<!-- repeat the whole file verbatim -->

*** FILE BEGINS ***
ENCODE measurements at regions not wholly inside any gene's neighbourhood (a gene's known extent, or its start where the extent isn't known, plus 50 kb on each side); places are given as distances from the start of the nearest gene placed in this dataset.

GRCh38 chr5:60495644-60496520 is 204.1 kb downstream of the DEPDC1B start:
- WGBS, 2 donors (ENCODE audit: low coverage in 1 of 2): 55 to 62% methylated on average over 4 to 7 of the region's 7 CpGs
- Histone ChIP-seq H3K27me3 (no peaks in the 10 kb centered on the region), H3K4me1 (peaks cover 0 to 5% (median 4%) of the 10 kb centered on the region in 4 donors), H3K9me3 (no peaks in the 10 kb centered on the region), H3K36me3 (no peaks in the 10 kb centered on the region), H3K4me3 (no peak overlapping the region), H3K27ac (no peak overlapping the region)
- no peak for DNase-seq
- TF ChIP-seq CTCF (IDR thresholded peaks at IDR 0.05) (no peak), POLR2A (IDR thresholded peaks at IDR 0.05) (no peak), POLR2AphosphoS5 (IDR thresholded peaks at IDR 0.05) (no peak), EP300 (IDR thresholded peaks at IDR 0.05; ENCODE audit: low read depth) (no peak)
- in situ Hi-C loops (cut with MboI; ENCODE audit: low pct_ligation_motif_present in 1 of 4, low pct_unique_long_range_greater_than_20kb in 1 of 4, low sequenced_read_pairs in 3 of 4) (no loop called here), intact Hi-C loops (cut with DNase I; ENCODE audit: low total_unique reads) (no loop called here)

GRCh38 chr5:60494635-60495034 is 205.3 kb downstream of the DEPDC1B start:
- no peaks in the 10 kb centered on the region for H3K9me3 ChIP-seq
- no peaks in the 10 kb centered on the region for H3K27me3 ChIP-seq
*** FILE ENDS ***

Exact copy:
ENCODE measurements at regions not wholly inside any gene's neighbourhood (a gene's known extent, or its start where the extent isn't known, plus 50 kb on each side); places are given as distances from the start of the nearest gene placed in this dataset.

GRCh38 chr5:60495644-60496520 is 204.1 kb downstream of the DEPDC1B start:
- WGBS, 2 donors (ENCODE audit: low coverage in 1 of 2): 55 to 62% methylated on average over 4 to 7 of the region's 7 CpGs
- Histone ChIP-seq H3K27me3 (no peaks in the 10 kb centered on the region), H3K4me1 (peaks cover 0 to 5% (median 4%) of the 10 kb centered on the region in 4 donors), H3K9me3 (no peaks in the 10 kb centered on the region), H3K36me3 (no peaks in the 10 kb centered on the region), H3K4me3 (no peak overlapping the region), H3K27ac (no peak overlapping the region)
- no peak for DNase-seq
- TF ChIP-seq CTCF (IDR thresholded peaks at IDR 0.05) (no peak), POLR2A (IDR thresholded peaks at IDR 0.05) (no peak), POLR2AphosphoS5 (IDR thresholded peaks at IDR 0.05) (no peak), EP300 (IDR thresholded peaks at IDR 0.05; ENCODE audit: low read depth) (no peak)
- in situ Hi-C loops (cut with MboI; ENCODE audit: low pct_ligation_motif_present in 1 of 4, low pct_unique_long_range_greater_than_20kb in 1 of 4, low sequenced_read_pairs in 3 of 4) (no loop called here), intact Hi-C loops (cut with DNase I; ENCODE audit: low total_unique reads) (no loop called here)

GRCh38 chr5:60494635-60495034 is 205.3 kb downstream of the DEPDC1B start:
- no peaks in the 10 kb centered on the region for H3K9me3 ChIP-seq
- no peaks in the 10 kb centered on the region for H3K27me3 ChIP-seq